To soul dance party goers he's best known for the famous Bobby Bland growl he unleashed as he roared through uptempo gospel-blues records like "Turn On Your Love Light" and "Don't Cry No More." However, Bland also could gently massage a lyric as masterfully as some of the greatest vocalists in American music history. And that's why today I'm featuring "Building A Fire With Rain," the absolutely gorgeous rumba-soul-blues B-Side of another great Bland tune "Poverty". The rumba rhythm is actually quite common in the blues and as I write this and think about some of my favorite records, I'm noticing that I tend to have an affinity for rumba blues.
But enough about me, let's talk about you and how much you're gonna love listening to this song today.
45 years ago legendary eccentric producer Swamp Dogg brought Doris Curry into a Muscle Shoals studio to record her first album. It would prove to be perhaps the definitive deep soul LP. At least as far as Dave Godin, the man who coined the term, was concerned. In the UK Doris Duke (her stage name was taken from the heiress) is legendary. In the states she is certainly not celebrated enough.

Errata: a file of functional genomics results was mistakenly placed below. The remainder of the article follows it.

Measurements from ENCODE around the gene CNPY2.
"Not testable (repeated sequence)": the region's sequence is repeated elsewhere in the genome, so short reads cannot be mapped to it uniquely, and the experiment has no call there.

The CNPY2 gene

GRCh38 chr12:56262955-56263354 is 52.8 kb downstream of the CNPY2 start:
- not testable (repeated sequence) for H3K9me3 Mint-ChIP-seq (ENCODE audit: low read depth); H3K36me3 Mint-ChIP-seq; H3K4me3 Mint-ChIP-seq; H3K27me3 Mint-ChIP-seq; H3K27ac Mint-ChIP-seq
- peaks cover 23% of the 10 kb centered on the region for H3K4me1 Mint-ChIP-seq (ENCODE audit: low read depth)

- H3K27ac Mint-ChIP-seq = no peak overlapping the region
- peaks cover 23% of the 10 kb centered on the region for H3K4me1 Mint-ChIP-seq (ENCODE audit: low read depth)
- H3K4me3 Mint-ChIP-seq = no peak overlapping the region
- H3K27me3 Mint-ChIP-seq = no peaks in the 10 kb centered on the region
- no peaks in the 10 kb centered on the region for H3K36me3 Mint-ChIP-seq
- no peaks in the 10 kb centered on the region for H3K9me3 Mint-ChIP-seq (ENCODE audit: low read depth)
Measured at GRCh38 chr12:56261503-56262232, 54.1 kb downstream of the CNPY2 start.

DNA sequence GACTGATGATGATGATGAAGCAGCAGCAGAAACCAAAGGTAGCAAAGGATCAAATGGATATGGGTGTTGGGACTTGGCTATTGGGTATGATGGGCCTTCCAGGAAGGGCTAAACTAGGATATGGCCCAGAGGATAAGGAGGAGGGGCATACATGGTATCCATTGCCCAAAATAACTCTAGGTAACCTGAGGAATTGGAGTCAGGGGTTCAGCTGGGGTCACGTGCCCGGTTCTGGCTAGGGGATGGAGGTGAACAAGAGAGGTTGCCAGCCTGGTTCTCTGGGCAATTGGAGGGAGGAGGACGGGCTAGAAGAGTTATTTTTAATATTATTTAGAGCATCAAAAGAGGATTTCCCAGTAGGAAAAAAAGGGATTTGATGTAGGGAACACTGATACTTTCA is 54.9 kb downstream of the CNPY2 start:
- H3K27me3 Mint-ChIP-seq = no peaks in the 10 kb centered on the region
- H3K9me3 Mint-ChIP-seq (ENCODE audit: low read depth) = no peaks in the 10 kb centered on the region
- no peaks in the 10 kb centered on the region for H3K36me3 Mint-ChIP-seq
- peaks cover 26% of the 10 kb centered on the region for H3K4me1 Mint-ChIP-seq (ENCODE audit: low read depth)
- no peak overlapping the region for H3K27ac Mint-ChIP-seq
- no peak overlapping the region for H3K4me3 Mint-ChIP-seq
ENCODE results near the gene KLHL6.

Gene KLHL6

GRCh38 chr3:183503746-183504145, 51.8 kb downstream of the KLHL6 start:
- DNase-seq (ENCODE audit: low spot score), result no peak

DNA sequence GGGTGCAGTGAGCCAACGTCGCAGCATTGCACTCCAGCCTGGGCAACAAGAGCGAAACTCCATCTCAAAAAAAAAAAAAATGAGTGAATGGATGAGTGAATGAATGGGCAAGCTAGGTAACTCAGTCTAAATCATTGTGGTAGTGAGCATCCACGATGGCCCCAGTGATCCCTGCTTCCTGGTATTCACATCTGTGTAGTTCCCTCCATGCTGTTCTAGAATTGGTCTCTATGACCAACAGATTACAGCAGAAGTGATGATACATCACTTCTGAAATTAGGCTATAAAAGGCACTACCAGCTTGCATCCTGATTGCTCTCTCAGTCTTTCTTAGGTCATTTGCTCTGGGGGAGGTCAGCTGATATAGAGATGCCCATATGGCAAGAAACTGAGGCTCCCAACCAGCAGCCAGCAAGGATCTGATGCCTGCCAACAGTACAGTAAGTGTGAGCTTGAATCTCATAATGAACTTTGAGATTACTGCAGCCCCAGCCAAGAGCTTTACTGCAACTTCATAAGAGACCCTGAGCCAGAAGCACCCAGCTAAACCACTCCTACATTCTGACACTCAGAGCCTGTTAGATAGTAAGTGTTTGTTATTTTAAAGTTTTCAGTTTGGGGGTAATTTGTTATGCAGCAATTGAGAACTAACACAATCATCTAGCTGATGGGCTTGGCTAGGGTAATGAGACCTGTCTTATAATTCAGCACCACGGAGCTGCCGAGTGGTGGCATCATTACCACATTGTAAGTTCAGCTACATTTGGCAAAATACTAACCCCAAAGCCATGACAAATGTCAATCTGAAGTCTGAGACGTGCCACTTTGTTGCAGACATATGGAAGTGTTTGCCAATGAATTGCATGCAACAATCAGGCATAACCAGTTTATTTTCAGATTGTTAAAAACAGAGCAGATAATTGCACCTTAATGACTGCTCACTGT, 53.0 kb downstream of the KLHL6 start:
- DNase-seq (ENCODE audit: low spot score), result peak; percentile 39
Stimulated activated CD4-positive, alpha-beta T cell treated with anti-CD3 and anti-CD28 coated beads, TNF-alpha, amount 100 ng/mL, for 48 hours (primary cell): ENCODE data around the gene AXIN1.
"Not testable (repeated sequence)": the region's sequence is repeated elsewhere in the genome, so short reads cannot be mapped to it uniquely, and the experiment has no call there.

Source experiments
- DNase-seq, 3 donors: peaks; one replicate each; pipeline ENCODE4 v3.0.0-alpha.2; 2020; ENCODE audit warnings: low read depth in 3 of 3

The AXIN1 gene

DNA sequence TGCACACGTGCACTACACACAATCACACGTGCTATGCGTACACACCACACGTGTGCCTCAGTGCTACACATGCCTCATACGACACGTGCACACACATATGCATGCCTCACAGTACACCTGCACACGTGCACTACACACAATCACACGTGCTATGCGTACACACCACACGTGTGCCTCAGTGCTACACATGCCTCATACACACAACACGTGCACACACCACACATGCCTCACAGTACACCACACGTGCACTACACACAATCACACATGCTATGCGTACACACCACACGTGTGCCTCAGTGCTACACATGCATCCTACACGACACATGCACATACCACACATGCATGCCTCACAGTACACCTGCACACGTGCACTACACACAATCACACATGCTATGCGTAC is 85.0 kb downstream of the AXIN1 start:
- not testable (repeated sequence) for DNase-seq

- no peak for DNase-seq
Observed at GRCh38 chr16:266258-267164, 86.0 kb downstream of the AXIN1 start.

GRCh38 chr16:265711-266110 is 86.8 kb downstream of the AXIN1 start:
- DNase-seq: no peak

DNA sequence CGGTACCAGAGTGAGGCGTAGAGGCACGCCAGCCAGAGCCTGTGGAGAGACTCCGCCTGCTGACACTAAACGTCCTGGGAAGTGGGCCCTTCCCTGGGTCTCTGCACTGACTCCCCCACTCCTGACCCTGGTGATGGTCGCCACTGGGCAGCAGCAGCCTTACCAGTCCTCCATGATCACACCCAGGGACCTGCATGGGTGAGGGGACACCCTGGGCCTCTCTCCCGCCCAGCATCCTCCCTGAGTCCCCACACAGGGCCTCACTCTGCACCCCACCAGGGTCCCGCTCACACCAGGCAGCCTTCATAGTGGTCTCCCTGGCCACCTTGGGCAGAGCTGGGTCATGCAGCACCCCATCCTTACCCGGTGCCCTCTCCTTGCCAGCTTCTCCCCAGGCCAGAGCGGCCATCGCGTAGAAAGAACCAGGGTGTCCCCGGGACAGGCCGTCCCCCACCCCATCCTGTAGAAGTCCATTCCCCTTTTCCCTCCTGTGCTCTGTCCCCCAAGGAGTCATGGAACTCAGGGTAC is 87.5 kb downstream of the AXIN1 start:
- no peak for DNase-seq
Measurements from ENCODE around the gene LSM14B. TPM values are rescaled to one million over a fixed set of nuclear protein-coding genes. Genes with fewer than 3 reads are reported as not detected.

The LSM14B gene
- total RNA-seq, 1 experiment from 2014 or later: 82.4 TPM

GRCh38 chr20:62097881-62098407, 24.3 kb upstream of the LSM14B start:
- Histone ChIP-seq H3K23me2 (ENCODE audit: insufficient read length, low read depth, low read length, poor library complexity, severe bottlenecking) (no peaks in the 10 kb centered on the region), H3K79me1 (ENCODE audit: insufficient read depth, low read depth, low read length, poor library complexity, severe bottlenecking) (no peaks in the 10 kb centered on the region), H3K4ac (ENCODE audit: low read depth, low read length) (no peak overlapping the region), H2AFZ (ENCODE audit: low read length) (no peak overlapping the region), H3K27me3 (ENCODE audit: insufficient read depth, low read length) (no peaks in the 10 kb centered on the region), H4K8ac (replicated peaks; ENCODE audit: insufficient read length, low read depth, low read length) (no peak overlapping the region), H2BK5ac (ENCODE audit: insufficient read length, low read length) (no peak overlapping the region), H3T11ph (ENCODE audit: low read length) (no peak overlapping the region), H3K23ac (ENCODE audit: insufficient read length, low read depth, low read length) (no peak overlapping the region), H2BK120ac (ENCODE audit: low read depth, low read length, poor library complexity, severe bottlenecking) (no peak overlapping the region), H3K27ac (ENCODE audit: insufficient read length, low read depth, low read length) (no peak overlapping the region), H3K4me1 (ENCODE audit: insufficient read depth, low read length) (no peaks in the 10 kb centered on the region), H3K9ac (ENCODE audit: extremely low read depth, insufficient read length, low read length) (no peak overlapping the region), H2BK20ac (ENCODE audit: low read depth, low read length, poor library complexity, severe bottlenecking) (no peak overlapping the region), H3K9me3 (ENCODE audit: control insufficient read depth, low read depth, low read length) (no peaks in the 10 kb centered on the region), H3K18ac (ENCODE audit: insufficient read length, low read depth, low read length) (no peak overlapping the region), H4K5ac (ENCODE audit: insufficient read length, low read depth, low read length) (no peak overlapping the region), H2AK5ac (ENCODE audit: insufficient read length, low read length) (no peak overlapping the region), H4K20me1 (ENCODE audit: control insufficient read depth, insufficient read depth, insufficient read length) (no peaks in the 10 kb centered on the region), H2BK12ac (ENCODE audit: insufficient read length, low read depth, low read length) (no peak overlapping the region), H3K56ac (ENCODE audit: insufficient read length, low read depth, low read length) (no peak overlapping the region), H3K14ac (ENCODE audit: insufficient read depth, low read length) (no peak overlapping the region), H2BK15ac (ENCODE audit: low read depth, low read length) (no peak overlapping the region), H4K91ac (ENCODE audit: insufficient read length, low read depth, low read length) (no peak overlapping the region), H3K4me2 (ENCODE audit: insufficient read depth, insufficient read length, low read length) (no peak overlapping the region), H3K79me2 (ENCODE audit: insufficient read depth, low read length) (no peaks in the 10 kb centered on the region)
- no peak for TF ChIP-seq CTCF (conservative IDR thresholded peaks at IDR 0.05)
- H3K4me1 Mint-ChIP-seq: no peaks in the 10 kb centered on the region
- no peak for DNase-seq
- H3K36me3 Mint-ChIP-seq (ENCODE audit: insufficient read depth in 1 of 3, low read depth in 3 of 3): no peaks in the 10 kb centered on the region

My selection of the day is the second single from the above mentioned LP. The beautifully crafted, clever composition was written by Swamp Dogg and Gary "US" Bonds. The production perfectly captures the emotion of a woman who has just faced the shock of finding her lover in the arms of another. How would I feel in such a situation? I would want to high-tail it out of there as fast as my feet could carry me. The rhythm of the piano, which simultaneously portrays a racing heartbeat and a hurried footstep, makes me feel as if I'm running right along side Doris as she talks herself though a devastating realization. It's pure genius.
I have so deeply fallen in love with this record that I've begun to wonder if I'm crazy. Why do I think that? Because I don't understand why this record is only mentioned in passing whenever some soul nerd writes about Memphis deep soul belter Barbara Brown. So I have to wonder, do I just have bad taste or are other people just not paying attention? That's a rhetorical question. Don't feel compelled to answer that.
Maybe it gets overlooked because it's the flip side of Barbara's classic deep soul, slow burner "I Don't Want to Have to Wait." Who knows.